Hi all,
Yes they go, and this is how it looks:-
[Linked Image]

[Linked Image]

[Linked Image]

This engine was doing approx 3800rpm when this failure occurred. The history of the rods was unknown but they had been X-rayed 2000 miles before and looked ok. As Tiger says:-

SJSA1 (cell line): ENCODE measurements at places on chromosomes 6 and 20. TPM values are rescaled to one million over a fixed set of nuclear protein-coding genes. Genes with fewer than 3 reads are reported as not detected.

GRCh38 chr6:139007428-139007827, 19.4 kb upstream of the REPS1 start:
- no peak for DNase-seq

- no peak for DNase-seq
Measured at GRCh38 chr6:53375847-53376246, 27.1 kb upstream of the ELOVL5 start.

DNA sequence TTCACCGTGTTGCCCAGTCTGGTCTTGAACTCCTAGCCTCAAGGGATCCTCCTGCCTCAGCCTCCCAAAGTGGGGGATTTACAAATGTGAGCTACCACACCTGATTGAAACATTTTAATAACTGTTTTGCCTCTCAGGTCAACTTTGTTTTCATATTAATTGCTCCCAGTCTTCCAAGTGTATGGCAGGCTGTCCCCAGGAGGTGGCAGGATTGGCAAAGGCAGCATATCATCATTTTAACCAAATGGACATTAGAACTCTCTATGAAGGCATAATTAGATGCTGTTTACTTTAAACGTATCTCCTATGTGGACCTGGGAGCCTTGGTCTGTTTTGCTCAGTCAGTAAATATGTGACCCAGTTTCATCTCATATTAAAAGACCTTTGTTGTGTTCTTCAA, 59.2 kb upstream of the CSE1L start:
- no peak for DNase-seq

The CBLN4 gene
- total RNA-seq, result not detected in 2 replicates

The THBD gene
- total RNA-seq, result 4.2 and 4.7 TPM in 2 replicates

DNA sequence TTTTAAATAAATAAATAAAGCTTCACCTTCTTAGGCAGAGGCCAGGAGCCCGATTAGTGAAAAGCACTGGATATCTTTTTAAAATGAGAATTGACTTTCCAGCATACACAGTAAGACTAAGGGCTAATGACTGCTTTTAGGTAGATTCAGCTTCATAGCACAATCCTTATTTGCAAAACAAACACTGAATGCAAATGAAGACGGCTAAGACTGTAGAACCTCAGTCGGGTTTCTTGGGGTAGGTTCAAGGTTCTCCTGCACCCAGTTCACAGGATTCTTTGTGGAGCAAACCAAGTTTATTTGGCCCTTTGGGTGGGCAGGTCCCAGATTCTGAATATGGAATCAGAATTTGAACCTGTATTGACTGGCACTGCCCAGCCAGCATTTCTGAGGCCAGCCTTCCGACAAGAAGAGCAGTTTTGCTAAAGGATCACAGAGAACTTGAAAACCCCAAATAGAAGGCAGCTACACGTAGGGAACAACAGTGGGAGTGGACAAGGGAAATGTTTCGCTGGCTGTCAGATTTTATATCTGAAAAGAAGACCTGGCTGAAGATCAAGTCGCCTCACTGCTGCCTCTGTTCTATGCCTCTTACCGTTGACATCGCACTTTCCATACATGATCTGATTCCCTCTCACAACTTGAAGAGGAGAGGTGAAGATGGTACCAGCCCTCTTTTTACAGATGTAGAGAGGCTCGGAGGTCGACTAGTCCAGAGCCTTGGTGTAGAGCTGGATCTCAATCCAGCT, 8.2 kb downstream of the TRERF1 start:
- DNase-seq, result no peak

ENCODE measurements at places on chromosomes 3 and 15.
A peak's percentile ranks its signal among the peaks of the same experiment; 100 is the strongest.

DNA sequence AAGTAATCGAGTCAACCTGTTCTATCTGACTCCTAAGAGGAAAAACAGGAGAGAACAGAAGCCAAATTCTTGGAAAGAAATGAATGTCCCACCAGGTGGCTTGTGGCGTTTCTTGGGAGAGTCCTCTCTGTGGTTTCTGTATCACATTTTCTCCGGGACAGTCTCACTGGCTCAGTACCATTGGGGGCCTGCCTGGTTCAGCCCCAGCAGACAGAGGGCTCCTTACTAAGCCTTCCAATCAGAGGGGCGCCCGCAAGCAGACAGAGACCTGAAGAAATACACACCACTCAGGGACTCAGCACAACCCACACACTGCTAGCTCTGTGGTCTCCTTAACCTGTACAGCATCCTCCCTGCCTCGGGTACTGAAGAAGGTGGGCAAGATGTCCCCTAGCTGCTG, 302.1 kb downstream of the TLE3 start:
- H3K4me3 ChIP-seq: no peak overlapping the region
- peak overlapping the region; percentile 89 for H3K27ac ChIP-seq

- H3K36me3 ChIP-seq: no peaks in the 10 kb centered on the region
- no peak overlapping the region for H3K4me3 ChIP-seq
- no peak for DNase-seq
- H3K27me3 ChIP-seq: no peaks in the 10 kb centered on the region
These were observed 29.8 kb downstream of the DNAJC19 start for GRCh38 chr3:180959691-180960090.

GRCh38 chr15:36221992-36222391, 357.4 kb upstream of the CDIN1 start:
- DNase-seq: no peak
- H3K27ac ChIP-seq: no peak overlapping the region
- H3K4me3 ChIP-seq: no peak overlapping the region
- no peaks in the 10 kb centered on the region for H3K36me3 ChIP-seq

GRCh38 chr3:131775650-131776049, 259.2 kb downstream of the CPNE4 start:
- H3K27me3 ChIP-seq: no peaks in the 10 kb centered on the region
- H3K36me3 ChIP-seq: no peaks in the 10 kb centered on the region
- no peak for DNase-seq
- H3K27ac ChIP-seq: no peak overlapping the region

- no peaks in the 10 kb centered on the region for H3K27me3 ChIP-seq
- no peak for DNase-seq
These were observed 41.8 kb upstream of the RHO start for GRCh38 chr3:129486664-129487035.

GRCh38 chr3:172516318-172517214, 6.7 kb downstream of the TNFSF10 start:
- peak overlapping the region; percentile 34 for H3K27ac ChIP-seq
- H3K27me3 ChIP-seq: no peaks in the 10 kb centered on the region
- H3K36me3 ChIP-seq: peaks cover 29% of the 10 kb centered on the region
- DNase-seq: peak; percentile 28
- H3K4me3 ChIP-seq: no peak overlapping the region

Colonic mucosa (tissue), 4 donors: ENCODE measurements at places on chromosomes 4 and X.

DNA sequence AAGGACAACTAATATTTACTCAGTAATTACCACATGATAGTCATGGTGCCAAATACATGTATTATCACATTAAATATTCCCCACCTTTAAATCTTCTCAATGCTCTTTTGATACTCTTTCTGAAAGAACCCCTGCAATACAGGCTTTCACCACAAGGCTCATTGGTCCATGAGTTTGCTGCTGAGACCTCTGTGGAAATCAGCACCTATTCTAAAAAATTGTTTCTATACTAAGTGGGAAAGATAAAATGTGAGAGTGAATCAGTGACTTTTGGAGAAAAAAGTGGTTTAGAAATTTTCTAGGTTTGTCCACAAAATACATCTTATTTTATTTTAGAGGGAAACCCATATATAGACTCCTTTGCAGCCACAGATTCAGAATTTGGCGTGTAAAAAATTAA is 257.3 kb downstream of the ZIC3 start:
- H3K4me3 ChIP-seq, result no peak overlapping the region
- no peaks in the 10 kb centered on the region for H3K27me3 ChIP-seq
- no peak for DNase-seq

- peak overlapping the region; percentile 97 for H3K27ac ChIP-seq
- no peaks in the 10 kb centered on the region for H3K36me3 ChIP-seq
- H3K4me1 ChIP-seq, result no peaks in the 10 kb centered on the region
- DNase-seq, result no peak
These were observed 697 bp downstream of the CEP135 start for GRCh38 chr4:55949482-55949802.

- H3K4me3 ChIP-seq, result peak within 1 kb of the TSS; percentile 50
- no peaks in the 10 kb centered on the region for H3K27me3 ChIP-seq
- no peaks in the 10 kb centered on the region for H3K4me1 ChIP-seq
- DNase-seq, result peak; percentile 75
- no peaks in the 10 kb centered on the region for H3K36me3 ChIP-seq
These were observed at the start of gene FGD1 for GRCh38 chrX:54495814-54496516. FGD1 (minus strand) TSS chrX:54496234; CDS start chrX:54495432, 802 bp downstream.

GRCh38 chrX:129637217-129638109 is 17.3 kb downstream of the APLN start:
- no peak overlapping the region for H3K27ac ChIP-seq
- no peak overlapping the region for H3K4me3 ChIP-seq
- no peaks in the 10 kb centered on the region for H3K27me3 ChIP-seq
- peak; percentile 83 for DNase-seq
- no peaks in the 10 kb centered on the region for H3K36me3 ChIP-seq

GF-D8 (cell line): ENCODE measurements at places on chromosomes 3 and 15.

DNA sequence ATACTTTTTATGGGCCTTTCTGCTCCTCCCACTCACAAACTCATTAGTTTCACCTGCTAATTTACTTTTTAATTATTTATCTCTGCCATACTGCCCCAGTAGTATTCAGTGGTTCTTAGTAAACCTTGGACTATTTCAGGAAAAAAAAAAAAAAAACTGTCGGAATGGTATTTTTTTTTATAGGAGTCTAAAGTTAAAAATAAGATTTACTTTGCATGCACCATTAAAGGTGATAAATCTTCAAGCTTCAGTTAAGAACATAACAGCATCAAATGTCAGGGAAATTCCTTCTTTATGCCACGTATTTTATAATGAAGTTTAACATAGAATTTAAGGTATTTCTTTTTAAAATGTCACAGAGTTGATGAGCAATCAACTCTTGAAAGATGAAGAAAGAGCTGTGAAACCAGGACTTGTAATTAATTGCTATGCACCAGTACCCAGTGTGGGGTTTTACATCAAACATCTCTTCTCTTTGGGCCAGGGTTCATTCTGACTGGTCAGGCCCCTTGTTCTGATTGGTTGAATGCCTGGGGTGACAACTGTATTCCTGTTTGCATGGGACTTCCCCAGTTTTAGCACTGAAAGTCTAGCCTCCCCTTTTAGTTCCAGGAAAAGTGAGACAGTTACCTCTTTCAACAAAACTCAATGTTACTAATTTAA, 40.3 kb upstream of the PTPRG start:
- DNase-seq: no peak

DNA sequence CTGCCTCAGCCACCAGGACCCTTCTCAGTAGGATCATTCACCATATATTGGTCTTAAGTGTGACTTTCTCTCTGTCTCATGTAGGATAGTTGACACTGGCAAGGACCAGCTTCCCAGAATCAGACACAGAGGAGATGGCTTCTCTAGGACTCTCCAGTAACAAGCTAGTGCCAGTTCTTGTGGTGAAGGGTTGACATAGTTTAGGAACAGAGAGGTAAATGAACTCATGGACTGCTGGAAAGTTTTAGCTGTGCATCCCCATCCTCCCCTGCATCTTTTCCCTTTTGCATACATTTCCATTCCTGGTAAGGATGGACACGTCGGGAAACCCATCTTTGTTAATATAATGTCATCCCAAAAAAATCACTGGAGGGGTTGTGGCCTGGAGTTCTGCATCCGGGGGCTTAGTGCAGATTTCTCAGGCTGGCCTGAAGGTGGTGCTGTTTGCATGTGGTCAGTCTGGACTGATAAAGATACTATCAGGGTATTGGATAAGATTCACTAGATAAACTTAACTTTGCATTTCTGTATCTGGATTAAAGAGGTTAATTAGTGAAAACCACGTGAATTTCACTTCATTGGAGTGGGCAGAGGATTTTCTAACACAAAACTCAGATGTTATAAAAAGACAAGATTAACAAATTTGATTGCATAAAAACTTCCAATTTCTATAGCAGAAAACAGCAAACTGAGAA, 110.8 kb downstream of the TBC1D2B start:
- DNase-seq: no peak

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If good replacement rods are available and you are unsure of history spring the bucks for new ones, cheap compared to new cylinders and cams and crankcases and such.


Wise words.


Oil is always cheaper than metal